This salad is daikon radish, carrot and coconut – a fresh and lively taste for late Autumn and into Winter in our part of the world. However, daikon and carrots are available year round, so the vivid salad can grace your Summer table too. Yamuna Devi, in her book Lord Krishna’s Kitchen, has a number of these type of salads in the Little Salads chapter.

You might like to read What is a Kachumber?

Similar recipes include Kachumber, Apple and Grape Kachumber, Carrot Sambol, Daikon and Onion Quick Pickle, and Chickpeas and Ginger Kachumber.

Browse all of our Daikon recipes and all of our Indian Salads. All of our Indian recipes are here, and our Indian Essentials are here. Or explore our Late Autumn recipes.

Continue reading “Mooli Kachumber | Daikon Radish, Carrot and Coconut Salad”

Vendakkai Khichdi | Okra in a Coconut Yoghurt Sauce | Ladyfinger Pachadi

Vendakka Khichdi is a delicious and common side-dish from Kerala. It is crispy fried okra in yoghurt flavoured with a green chilli-cumin-coconut sauce. It is often included as a part of Onam or Vishu Sadya. Otherwise, it is often served with Sambar and beautiful Indian pickles.

The okra is sliced and fried and then mixed into a yoghurt base flavoured with mustard seeds, cumin, green chill and coconut. It is one delicious dish, served warm.

This dish, which is a Khichdi, should not be confused with Kitchari – the Indian dish of rice and lentils. Khichdi is a Kerala yoghurt-based style of dish, similar to a Pachadi or a Raita.

Similar recipes include Tomato Pachadi, Sri Lankan Okra Curry with Coconut Milk, Bhindi Raita, and Okra in a Spicy Yoghurt Sauce (you can use okra in place of pineapple).

Or browse all of our Okra dishes here, and all of our Indian recipes too. And explore our Mid Winter series of recipes.

Continue reading “Vendakkai Khichdi | Okra in a Coconut Yoghurt Sauce | Ladyfinger Pachadi”

Sutta Kathirikkai Thayir Pachadi | Smoky Roasted Eggplant in Yoghurt

As I mention often, my preferred way to char or roast eggplants is on our covered BBQ. It cooks them so much better than over a flame on a stovetop or in the oven. And recently I have started smoking vegetables while they cook in the BBQ, using some rice, tea and herbs – it gives the eggplants a smoky flavour, just as though they have been roasted over a wood fire. To do this, layer some rice, a Tblspn or so of tea leaves and some herbs in a foil pan, and allow to heat with the BBQ. When it begins smoking, add the eggplants. If it smokes too much, add a sprinkling or two of water. Remove the smoking pan from the BBQ after 10 – 15 minutes. It can be left for longer if only smoking a little.

This recipe is Smoky Roasted Eggplant in Yoghurt, a typical South Indian dish, one of many Tamil Pachadi recipes which are generally a cooked and mashed vegetable mixed with yoghurt and spices. It is a South Indian version of the North Indian Raita. Eggplant pairs particularly well with yoghurt. Use it as a side dish or like you might use a salad, for any meal, particularly South Indian meals.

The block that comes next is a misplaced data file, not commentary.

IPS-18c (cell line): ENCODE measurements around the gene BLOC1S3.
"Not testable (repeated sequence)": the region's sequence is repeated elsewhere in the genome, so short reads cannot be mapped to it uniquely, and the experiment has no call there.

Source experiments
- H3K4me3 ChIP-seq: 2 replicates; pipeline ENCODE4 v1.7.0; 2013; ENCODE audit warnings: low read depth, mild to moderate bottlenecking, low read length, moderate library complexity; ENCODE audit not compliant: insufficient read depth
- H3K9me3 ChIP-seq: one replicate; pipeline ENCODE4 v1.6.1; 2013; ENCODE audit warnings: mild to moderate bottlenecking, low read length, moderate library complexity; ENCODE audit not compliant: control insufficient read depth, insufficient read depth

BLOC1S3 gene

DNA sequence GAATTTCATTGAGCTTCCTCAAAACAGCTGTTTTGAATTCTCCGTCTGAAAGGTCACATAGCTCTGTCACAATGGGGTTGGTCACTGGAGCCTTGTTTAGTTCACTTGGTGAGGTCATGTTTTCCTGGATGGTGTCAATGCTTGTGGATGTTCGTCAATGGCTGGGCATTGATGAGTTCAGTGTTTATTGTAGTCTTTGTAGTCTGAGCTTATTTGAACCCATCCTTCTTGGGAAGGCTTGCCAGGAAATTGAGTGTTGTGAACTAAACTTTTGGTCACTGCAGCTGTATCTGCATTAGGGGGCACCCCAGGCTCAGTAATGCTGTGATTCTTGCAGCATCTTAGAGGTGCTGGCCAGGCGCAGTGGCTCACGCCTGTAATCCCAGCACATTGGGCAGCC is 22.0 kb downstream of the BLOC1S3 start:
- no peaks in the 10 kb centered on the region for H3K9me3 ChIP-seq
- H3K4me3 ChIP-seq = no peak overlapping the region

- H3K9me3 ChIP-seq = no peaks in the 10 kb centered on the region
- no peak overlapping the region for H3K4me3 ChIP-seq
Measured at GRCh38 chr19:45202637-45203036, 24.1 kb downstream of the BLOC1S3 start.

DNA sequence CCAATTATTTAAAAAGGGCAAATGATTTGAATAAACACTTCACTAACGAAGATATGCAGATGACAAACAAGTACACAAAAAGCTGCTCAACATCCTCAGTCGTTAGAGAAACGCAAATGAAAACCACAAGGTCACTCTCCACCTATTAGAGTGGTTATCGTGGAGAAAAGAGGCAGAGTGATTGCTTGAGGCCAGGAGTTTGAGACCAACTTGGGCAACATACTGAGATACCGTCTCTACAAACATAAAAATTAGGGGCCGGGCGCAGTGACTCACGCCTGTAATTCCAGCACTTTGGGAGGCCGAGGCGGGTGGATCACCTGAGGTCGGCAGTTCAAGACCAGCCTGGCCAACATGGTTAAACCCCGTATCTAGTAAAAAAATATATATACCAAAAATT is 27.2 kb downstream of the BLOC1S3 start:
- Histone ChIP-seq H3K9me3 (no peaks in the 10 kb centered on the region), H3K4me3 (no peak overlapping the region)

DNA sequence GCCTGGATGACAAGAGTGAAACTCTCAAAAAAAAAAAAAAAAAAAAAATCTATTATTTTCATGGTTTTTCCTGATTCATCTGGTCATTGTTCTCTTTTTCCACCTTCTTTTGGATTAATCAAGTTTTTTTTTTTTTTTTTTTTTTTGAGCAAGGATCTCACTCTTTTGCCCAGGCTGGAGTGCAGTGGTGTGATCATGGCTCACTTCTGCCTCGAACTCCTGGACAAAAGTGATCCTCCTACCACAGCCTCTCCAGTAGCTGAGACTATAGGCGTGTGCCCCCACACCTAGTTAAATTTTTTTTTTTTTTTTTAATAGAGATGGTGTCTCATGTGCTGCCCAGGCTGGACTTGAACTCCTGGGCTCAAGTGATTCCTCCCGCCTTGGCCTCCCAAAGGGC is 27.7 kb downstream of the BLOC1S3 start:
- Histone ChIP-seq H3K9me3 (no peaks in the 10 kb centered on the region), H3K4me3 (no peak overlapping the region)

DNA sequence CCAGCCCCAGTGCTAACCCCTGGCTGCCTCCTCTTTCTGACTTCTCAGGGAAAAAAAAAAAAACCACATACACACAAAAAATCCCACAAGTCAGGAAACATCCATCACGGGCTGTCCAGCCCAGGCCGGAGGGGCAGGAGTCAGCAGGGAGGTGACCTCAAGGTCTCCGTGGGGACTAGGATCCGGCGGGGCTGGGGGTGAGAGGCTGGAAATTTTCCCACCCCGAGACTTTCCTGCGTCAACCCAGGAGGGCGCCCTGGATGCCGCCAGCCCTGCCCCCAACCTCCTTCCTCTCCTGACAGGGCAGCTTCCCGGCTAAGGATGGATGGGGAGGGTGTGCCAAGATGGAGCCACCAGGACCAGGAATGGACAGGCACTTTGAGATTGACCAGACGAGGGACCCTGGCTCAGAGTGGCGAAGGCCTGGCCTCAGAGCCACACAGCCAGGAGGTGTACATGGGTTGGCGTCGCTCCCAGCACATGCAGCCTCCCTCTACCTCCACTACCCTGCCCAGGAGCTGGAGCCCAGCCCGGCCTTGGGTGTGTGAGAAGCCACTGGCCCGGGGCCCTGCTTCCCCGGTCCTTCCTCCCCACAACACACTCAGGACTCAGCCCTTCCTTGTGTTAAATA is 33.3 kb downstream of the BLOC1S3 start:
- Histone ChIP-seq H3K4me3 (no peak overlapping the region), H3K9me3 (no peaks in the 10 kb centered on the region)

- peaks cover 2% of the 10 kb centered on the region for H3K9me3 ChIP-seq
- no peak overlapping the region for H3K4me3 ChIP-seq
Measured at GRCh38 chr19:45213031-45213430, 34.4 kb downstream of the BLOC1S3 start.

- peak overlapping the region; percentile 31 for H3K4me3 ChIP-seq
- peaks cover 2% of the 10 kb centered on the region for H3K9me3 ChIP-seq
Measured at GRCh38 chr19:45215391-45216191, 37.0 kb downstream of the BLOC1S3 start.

Similar recipes include Marinated Eggplant with Tahini and OreganoBitter Melon Pachadi, Snake Gourd Pachadi, Baingan Ka Salan (with Poppy Seeds), Smoky Aubergine with Tomatoes and Sweet Peppers, Crispy Okra Pachadi, Boondhi Pachadi, and Cucumber Pachadi.

Browse all of our Pachadi recipes and all of our Eggplant dishes. All of our Indian recipes are here, and our Indian Essentials are here. Or explore our Mid Autumn dishes.

Continue reading “Sutta Kathirikkai Thayir Pachadi | Smoky Roasted Eggplant in Yoghurt”

Vendakkai Thayir Pachadi | Crispy Sautéed Okra in Yoghurt

Yoghurt is as important in our kitchen as it is in general in Indian cuisine. Desi yoghurt is used all over India, in different ways, of course, in the different regions. This recipe brings together one of our much loved vegetables – okra – with yoghurt and spice to form the South Indian version of Raita, called Pachadi. There is something very special about okra with yoghurt. Divine.

This recipe takes okra slices and sautés them (which eliminates the sliminess) until crisp before mixing with the yoghurt. This is a great dish for Festival days too. It is a simpler version of this Vendakkai Thayir Pachadi.

Are you looking for other Pachadi recipes? Try Vendakka Khichadi, Teeny Dried Okra Vathal, Ginger Coconut Pachadi, Nilgiri’s Carrot Pachadi, Eggplant Pachadi, and Spinach Pachadi.

Or try other Yoghurt dishes – Aryan, Green Peppers in Yoghurt, and Yoghurt Curry with Lentil Dumplings.

Okra recipes include Crispy Battered Okra in Tomato Sauce.

Browse all of our Yoghurt recipes and all of our Pachadi and Raita dishes. All of our Indian dishes are here. Or try our Late Autumn collection of recipes.

Continue reading “Vendakkai Thayir Pachadi | Crispy Sautéed Okra in Yoghurt”